what do british people say for vacation


As a Brit, I love to travel and take vacations. But have you ever wondered what British people say for vacation? In this article, I will take you through the phrases and expressions commonly used by British people when talking about their vacation plans.

1. Holiday

When Brits talk about their time off work or school, they usually refer to it as a “holiday” rather than a vacation. “I’m going on holiday to Spain next week” is a typical phrase you might hear.

1.1 Annual Leave

In the workplace, British people often talk about their “annual leave” when discussing their vacation time. “I have 20 days of annual leave this year, so I’m planning a trip to Italy.”

2. Trip

Another common term used by British people when referring to their vacation is “trip.” “I’m going on a trip to France next month” is a simple and straightforward way to talk about their upcoming travel plans.

2.1 Getaway

Some British people might refer to their vacation as a “getaway.” “I need a quick getaway to the countryside to relax and recharge.”

3. Break

The word “break” is often used to describe a short vacation or time off work. “Let’s go for a weekend break to the beach” is a common sentence you might hear from a Brit planning their vacation.

3.1 Time Off

When discussing vacation plans with friends or colleagues, British people might simply say “I’m taking some time off next month” to signify their upcoming holidays.

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4. Out of Office

When British people are away on vacation, they often set an “out of office” message on their emails to inform colleagues that they are not available. This is a simple and direct way of communicating their absence.

4.1 Annual Shut Down

In some workplaces, particularly around Christmas and New Year, there might be an “annual shut down” where the entire company closes for a period of time, allowing employees to take a longer vacation.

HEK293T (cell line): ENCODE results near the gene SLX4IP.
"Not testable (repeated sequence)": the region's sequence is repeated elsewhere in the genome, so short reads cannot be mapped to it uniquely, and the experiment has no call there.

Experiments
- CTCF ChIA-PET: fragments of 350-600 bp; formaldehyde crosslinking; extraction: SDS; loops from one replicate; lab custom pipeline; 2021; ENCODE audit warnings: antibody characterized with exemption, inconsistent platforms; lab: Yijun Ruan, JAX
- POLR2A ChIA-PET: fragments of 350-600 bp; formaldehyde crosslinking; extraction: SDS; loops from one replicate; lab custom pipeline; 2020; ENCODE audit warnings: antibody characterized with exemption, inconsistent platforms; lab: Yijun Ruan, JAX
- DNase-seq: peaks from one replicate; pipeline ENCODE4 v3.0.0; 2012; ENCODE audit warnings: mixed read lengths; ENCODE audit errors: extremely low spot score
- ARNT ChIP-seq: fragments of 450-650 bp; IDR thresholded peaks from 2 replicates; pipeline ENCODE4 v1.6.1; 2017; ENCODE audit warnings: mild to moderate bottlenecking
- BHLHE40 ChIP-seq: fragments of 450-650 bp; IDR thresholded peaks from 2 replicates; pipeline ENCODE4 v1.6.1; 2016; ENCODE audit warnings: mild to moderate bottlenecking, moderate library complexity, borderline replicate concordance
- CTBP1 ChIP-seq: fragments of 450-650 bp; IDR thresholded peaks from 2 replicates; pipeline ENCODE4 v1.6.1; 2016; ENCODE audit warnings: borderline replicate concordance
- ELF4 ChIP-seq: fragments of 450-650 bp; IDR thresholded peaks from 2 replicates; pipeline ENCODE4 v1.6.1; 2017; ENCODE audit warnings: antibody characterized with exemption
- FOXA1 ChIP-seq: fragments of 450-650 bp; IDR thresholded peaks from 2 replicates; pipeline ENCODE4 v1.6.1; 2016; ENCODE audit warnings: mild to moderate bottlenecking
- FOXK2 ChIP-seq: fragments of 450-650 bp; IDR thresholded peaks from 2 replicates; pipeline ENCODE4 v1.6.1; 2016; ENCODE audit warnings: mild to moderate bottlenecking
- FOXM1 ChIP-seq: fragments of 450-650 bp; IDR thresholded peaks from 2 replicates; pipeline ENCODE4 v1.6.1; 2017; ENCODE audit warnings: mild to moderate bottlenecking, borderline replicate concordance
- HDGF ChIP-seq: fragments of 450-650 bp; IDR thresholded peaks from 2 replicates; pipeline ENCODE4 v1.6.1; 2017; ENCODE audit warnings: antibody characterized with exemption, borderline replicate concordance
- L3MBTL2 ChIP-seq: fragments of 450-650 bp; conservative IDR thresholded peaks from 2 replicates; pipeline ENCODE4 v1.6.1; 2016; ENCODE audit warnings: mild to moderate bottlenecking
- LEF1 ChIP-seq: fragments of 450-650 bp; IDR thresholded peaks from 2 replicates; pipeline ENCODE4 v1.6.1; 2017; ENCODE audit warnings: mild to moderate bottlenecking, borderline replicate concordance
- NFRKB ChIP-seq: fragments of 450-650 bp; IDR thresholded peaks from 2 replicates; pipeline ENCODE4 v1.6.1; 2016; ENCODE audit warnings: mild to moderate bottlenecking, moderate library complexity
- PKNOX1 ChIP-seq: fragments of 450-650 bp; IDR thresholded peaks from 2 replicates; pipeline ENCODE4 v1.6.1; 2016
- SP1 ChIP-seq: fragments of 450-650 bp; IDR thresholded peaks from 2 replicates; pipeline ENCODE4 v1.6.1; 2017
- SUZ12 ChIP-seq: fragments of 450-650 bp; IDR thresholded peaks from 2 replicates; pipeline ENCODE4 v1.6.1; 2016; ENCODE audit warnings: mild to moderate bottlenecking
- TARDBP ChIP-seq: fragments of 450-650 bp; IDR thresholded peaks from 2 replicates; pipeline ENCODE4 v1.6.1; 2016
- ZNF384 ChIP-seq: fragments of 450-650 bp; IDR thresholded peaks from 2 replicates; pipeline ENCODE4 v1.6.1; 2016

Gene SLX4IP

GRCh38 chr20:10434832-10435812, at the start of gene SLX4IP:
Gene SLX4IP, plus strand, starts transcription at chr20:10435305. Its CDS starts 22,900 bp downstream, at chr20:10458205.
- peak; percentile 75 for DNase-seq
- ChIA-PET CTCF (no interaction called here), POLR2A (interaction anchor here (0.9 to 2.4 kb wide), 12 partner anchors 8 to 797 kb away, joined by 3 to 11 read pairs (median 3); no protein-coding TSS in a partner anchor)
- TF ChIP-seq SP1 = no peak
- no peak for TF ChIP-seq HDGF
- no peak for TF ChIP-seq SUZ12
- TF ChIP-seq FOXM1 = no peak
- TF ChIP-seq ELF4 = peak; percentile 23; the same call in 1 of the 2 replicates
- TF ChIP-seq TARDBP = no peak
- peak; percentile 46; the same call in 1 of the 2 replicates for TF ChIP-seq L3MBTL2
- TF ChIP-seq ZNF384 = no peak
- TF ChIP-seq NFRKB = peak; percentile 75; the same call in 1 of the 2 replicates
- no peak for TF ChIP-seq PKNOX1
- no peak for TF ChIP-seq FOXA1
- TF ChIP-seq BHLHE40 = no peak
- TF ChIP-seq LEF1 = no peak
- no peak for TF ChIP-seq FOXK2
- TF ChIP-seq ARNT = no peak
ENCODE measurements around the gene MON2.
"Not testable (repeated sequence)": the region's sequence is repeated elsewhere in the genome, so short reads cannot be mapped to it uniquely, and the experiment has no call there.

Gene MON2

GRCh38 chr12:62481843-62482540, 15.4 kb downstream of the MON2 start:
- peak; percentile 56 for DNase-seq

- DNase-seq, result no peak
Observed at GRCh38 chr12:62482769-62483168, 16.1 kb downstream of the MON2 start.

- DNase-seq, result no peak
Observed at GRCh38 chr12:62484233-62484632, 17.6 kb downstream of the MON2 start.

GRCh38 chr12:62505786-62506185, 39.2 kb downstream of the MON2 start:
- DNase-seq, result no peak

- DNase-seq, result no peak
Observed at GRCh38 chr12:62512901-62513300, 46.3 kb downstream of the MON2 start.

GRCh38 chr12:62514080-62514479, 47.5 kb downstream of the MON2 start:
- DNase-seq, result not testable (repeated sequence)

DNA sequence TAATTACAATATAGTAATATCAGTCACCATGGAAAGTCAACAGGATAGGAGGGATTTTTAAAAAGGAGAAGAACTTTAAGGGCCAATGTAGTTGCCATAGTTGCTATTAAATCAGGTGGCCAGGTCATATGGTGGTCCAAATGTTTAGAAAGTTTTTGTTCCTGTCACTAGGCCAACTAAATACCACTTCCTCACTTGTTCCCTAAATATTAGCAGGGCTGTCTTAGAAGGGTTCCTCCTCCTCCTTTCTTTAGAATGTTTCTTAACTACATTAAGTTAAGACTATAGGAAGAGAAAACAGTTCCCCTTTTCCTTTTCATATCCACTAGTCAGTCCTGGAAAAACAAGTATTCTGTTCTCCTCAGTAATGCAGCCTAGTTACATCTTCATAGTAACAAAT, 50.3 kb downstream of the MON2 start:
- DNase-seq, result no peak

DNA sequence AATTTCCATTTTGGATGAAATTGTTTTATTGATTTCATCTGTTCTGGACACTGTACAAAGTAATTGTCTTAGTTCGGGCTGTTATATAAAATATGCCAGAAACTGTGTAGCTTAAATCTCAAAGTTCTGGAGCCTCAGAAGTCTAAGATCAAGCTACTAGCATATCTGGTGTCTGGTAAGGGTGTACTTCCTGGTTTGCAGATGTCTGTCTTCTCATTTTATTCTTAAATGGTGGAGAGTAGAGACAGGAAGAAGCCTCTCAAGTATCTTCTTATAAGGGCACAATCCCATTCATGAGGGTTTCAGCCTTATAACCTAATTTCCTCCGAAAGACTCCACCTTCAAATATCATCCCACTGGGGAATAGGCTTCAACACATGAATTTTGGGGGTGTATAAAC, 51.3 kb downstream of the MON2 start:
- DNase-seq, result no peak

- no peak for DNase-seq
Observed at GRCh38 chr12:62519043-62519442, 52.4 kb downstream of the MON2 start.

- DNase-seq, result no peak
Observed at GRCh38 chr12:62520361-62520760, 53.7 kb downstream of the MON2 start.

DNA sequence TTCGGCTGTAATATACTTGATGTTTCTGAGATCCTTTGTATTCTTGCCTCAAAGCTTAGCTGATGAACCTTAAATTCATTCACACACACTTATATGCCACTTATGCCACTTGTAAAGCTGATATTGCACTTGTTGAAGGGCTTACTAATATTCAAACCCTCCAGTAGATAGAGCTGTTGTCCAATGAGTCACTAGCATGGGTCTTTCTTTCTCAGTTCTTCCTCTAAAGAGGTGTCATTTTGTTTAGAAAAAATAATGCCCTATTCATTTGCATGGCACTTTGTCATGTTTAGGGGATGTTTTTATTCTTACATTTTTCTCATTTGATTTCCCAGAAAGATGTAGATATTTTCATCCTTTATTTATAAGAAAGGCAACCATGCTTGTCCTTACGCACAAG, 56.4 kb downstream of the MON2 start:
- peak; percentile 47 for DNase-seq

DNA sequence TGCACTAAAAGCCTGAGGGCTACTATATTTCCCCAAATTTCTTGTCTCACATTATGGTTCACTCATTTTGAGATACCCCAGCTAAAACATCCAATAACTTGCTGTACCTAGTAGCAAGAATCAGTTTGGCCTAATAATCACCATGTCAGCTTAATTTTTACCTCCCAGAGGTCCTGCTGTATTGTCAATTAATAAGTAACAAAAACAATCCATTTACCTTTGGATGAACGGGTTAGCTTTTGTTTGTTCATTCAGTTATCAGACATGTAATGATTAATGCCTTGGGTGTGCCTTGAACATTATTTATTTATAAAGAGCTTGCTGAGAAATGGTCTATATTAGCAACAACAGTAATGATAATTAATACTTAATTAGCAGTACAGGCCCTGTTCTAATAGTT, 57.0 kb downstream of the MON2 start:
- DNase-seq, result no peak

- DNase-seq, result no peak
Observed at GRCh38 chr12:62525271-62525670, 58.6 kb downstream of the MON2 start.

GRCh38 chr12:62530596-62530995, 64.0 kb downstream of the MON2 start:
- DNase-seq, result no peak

5. Staycation

While not specific to British people, the term “staycation” has become popular in the UK. It refers to a vacation where you stay at home or within your own country rather than traveling abroad. “We’re having a staycation this summer and exploring the local area.”

5.1 Home Holiday

Similar to a staycation, some British people might refer to their vacation as a “home holiday.” This means they will be staying at or near their home for their time off.

6. Conclusion

In conclusion, British people have a variety of ways to talk about their vacation plans, from using simple terms like “holiday” and “trip” to more specific phrases like “annual leave” and “staycation.” Understanding these expressions can help you navigate conversations with British friends and colleagues about their time off.

7. FAQs

7.1 What’s the difference between “holiday” and “vacation” for British people?

For British people, “holiday” is the more commonly used term to refer to their time off work or school, while “vacation” is more commonly used in American English.

7.2 Do British people take long vacations?

British people typically have a set amount of annual leave, usually ranging from 20 to 30 days, which allows them to take longer vacations if they choose to do so.

7.3 What are some popular vacation destinations for British people?

Popular vacation destinations for British people include Spain, France, Italy, Greece, and countries in Southeast Asia for long-haul trips.

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7.4 How do British people plan their vacations?

British people often plan their vacations well in advance, taking into account school holidays, work schedules, and any travel restrictions or requirements for their chosen destination.

7.5 Do British people prefer beach vacations or city breaks?

It varies from person to person, but beach vacations in sunny destinations like Spain and Greece are popular among British holidaymakers, as are city breaks to European cities such as Paris and Rome.